This is a fol­low-on from my last post, where I announced my can­did­acy for Linux Aus­tralia Coun­cil. I’ve pos­ted this to the linux-aus mail­ing list, but thought it would­n’t hurt going here as it raises issues that I feel are fun­da­ment­al to Linux Aus­trali­a’s existence.

I’m a can­did­ate for Ordin­ary Com­mit­tee Mem­ber (should­n’t that be Ordin­ary Coun­cil Mem­ber now?). Before I repeat the spiel I made on the Elec­tions page, I’d like to talk about what I feel LA rep­res­ents in out com­munity. There’s the obvi­ous linux​.conf​.au, which proves year-after-year to be a world-class con­fer­ence. Linux Aus­tralia rep­res­ents the FOSS com­munity through­out Aus­tralia (and going by LCA2006, per­haps also New Zea­l­and in a way). It brings togeth­er the dis­par­ate groups through­out the country/​region and gives them one voice. The com­munity is thus able to be more influ­en­tial as whole.

This leads into my ori­gin­al spiel, where I extoled the val­ues of scalab­il­ity in our com­munity. Through enhanced sup­port of grass-roots groups, Linux Aus­tralia will be able to grow the com­munity in a more sus­tain­able manner..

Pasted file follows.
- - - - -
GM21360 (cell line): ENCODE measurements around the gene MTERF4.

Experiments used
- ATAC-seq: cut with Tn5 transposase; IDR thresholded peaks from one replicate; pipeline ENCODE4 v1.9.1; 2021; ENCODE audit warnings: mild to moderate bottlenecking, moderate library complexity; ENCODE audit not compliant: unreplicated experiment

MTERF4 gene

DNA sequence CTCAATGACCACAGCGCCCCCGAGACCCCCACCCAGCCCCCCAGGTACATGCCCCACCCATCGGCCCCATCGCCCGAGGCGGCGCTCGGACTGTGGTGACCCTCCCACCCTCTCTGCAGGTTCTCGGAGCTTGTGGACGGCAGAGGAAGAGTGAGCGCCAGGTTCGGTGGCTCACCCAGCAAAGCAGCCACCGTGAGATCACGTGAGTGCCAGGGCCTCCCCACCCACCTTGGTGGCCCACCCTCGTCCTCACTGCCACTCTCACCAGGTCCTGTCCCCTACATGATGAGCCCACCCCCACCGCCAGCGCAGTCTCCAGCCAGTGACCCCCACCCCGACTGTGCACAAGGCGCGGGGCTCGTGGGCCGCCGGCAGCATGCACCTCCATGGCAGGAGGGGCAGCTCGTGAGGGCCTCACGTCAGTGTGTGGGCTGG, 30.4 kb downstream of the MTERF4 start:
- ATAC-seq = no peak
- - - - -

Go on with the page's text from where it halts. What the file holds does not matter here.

One pat­tern I dis­covered when examin­ing pre­vi­ous LA elec­tions is the low voter turnout. On most years the total num­ber (not per­cent­age) of votes was around 6570. Why is this the case? Do we need to be doing more to engage the com­munity? Are we not well-known enough? Are we not trans­par­ent enough? These are issues that we should be addressing.

What is Linux Australia? / Sridhar Dhanapalan by Sridhar Dhanapalan is licensed under a Creative Commons Attribution-ShareAlike CC BY-SA 4.0 licence.
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